Concerns over women’s health in St Helens

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  • Report highlights women’s health needs
  • Council calls for specific focus on the issue
  • Alcohol abuse, self-harm and domestic abuse highlighted

A council report has highlighted growing concerns about women’s health in St Helens.

The report was put before councillors earlier this month and details the “significant and multiple” challenged faced by women in the borough.

In order to address these issues further engagement and insight will be needed to better understand women’s views

Interim director of public health, Susan Forster

The report, written by Susan Forster, interim director of public health, states: “Although some health needs are higher in men, compared with other similar boroughs the health and wellbeing of women and girls in St Helens is significantly poorer.

“This has implications for the young women’s aspirations, education and social care.

“In addition to working with men there is a need for specific focus on women’s health and wellbeing.”

Officials say more work is needed to engage with individuals particularly at risk of poor health outcomes.

“This will need work with vulnerable communities to understand and tackle root causes of problems to close the gap,” the report says.

“In order to address these issues further engagement and insight will be needed to better understand women’s views, motivation, and aspirations and to create a social movement for change.”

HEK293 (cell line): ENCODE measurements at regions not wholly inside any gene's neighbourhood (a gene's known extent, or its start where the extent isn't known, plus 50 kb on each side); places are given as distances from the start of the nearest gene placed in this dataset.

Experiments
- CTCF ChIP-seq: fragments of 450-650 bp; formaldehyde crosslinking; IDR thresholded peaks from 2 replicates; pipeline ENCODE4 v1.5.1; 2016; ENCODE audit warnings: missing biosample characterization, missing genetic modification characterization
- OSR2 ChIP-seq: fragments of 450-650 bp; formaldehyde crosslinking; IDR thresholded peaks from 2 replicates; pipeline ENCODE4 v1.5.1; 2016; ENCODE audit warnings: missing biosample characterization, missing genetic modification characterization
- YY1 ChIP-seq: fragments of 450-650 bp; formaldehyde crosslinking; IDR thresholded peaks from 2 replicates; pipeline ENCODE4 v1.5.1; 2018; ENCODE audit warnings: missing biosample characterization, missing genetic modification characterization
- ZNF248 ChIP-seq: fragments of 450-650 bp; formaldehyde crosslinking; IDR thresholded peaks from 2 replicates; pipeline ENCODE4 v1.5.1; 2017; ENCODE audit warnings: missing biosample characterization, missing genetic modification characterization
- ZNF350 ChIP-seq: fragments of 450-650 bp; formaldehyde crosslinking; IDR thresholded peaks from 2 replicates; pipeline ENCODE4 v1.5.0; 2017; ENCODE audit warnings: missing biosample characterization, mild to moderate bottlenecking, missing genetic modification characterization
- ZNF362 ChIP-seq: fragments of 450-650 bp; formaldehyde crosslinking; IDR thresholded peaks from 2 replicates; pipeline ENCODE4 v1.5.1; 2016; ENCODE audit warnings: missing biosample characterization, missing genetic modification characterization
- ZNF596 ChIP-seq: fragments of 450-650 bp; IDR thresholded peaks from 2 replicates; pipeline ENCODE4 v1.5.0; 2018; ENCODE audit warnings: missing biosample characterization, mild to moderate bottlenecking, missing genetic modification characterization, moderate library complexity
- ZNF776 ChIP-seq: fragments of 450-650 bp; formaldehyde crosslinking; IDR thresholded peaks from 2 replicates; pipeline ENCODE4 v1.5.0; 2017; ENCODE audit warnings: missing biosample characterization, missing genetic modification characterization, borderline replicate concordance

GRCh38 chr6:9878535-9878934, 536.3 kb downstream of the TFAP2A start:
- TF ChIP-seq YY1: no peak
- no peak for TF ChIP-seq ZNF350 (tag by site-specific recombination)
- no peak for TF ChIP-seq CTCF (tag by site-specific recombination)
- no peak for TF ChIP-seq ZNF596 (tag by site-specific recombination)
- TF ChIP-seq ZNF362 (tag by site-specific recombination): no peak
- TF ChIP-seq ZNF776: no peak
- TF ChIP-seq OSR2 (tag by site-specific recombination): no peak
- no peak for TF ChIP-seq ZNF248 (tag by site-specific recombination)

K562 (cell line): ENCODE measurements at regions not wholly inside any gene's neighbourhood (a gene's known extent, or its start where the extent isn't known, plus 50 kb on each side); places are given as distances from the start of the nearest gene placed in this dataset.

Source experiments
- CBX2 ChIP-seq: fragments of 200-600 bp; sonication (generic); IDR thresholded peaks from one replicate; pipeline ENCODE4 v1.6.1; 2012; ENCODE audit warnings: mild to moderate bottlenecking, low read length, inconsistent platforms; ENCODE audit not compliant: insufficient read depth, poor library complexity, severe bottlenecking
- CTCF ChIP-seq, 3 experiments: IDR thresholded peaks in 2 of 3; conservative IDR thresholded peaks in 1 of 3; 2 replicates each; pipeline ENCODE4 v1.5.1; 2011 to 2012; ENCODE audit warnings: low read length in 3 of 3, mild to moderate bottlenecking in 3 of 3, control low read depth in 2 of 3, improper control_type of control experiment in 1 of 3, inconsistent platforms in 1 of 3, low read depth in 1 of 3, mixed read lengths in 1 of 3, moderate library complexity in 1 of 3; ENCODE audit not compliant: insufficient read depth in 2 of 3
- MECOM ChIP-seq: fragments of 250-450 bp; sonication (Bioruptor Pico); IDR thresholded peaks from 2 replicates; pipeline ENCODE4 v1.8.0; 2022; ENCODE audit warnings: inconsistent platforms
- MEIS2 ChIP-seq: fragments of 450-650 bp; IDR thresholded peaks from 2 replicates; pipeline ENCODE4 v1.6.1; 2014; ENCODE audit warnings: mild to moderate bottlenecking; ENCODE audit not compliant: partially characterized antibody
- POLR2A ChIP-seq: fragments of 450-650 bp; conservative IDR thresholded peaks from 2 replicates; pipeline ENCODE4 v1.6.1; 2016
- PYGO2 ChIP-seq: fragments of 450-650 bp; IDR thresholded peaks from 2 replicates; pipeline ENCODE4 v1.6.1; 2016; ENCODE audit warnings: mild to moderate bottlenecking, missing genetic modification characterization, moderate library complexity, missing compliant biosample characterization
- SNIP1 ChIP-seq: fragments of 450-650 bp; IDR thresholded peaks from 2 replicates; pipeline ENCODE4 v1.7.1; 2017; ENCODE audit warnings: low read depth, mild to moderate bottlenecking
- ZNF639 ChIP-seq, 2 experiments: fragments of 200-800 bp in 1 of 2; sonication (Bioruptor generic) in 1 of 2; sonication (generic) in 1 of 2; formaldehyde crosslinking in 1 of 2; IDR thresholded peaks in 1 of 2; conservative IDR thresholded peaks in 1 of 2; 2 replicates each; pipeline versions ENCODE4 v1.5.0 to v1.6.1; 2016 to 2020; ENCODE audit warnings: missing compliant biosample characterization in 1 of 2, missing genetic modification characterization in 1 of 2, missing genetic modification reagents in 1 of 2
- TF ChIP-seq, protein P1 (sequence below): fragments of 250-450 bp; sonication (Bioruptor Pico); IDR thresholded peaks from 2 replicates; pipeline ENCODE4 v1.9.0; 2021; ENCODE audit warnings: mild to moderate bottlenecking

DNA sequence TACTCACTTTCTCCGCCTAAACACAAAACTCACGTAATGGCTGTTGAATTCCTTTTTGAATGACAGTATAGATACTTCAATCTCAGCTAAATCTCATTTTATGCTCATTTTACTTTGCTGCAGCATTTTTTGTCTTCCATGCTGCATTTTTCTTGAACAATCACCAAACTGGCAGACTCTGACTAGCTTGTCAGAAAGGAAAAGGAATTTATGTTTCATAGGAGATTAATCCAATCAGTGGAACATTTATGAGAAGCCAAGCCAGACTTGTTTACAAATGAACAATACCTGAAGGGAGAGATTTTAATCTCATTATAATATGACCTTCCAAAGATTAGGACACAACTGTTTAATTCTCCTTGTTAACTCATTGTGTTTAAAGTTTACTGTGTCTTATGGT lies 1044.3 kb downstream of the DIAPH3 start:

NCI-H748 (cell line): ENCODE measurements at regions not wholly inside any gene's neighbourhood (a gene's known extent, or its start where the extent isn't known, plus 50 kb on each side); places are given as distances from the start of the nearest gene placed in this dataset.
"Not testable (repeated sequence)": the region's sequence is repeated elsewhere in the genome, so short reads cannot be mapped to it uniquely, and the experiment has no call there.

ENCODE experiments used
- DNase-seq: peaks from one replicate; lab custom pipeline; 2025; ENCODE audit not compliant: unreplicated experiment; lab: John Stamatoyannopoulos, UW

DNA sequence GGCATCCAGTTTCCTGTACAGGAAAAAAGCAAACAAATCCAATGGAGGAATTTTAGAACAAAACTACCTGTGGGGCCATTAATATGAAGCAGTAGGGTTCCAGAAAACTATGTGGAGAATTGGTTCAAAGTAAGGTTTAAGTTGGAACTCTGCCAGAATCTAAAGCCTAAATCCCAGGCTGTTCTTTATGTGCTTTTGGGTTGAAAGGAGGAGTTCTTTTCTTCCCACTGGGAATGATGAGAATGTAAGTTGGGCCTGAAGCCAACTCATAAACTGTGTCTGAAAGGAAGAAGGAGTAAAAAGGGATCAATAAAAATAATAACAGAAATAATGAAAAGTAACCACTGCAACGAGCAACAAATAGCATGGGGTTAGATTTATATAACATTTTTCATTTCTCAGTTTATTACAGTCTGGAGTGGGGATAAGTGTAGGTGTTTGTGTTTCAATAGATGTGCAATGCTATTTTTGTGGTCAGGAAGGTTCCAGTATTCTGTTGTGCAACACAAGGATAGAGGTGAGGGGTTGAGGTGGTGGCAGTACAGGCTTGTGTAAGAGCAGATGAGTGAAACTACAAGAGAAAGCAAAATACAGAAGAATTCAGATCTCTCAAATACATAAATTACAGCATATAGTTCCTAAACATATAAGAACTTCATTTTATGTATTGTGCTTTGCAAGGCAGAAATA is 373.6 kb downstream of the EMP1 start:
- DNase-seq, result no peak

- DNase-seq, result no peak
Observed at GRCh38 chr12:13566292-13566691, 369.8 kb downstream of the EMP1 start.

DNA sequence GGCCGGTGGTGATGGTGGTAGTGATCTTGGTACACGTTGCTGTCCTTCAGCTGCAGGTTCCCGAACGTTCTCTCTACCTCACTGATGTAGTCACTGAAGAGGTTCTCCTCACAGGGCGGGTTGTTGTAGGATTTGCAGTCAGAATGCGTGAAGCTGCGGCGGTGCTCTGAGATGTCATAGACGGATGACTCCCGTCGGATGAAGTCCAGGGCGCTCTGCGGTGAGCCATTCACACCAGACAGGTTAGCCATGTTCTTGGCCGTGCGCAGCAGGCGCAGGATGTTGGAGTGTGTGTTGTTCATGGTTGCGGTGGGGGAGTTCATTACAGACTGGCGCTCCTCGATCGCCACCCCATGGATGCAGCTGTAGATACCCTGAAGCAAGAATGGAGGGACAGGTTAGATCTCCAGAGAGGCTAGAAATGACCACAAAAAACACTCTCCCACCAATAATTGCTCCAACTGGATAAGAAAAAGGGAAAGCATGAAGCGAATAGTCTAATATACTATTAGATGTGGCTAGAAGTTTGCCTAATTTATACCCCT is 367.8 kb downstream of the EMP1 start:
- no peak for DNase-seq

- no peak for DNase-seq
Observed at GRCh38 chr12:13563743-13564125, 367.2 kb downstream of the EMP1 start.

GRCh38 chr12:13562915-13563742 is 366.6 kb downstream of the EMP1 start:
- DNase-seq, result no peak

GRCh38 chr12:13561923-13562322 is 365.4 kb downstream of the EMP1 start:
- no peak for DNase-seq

The report also highlighted alcohol abuse, smoking, self-harm, depression and domestic abuse as particular areas of concern.

“Life expectancy for women in St Helens is lower than the national average and varies across the borough,” the report adds.

“The major causes of disease and deaths are similar to other areas.

“There are some areas where St Helens is significantly different in health and wellbeing of women than other similar geographical areas.

“Harm from alcohol is significantly higher in women in St Helens, including deaths specifically due to excess alcohol and the broader harm that deaths and admissions due to alcohol.

“Rates of breastfeeding are low and this is a protective factor for bonding and attachment. Smoking in pregnancy rates are higher than the national average.”

Council officers recommended to councillors they sign off on a plan designed to “generate the conversation” and campaign on women’s wellbeing.

The report concludes: “Engaging local communities and in the conversation will generate insight, understanding of the issues and help to co-create some solutions.

“A women’s health summit is planned for the autumn of this year.”